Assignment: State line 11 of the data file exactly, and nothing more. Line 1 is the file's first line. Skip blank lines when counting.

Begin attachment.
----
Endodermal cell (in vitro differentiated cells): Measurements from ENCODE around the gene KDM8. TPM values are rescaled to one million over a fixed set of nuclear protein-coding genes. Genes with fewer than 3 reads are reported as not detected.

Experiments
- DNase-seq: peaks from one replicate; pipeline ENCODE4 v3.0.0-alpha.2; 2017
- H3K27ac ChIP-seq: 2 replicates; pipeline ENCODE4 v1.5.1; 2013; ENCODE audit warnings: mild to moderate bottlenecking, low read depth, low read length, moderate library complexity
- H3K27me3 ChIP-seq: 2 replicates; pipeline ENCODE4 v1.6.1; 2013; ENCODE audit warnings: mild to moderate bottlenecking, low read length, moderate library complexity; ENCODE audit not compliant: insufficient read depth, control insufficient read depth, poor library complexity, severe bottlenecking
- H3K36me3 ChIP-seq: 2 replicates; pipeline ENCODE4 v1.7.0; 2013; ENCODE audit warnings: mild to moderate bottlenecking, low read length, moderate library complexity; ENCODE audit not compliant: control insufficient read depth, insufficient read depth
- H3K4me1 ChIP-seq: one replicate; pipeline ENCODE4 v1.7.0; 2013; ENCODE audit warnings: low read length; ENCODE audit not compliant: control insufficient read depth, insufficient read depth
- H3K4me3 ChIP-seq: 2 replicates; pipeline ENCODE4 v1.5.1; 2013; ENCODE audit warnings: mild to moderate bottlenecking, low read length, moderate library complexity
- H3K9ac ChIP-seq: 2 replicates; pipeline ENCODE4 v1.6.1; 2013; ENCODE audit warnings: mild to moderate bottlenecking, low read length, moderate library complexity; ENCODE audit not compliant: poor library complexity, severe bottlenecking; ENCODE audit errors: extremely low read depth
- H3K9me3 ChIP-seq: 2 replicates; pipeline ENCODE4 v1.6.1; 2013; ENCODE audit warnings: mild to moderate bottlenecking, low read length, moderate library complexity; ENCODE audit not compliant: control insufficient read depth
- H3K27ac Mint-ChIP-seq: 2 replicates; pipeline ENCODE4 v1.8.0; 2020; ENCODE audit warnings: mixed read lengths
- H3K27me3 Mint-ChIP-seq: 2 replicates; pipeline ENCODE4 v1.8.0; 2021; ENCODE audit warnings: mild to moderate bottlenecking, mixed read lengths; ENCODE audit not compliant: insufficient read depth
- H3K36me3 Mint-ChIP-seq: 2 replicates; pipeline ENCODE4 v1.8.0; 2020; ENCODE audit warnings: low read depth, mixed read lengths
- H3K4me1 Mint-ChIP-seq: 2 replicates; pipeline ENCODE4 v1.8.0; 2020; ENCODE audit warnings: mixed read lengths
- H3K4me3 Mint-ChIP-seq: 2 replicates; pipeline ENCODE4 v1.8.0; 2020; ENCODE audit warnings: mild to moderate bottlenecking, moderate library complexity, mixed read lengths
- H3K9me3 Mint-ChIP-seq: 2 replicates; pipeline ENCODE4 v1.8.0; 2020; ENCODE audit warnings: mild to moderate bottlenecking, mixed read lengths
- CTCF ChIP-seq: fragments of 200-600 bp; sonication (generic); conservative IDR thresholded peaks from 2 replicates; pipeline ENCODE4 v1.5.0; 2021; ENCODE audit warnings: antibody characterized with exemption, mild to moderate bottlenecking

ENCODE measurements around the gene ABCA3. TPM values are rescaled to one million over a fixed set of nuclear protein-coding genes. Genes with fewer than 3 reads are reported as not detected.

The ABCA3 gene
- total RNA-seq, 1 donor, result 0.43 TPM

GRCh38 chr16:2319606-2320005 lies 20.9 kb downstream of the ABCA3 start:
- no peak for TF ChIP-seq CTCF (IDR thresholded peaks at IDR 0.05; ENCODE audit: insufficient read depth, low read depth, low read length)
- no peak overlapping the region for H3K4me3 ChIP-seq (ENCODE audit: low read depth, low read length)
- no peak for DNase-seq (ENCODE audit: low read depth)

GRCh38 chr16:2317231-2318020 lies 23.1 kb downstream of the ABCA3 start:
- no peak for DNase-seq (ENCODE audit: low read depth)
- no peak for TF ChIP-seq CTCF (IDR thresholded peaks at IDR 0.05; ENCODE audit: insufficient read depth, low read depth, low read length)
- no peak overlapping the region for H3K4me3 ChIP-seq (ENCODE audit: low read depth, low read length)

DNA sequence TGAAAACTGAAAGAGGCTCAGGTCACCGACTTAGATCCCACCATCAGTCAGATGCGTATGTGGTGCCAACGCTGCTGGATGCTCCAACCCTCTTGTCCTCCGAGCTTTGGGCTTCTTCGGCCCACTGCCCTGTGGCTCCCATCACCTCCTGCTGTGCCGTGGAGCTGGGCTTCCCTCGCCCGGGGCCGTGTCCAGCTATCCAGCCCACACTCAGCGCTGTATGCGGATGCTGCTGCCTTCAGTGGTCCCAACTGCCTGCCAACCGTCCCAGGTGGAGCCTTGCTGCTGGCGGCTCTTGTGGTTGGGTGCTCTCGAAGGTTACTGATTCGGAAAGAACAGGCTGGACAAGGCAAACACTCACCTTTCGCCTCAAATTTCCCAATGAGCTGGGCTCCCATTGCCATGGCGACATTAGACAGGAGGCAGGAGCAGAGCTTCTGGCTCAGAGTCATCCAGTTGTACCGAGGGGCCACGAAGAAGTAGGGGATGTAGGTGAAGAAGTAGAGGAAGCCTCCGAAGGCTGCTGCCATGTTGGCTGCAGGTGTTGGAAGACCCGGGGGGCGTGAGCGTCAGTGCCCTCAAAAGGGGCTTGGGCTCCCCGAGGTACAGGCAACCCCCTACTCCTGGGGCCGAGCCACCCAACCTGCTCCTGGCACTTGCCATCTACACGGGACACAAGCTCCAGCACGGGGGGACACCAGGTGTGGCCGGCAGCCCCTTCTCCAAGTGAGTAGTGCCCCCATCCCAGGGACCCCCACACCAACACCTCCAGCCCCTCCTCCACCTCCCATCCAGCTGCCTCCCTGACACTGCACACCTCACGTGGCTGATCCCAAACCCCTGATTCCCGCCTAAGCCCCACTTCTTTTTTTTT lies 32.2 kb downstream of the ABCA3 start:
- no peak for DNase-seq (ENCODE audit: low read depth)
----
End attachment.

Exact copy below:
- H3K27ac Mint-ChIP-seq: 2 replicates; pipeline ENCODE4 v1.8.0; 2020; ENCODE audit warnings: mixed read lengths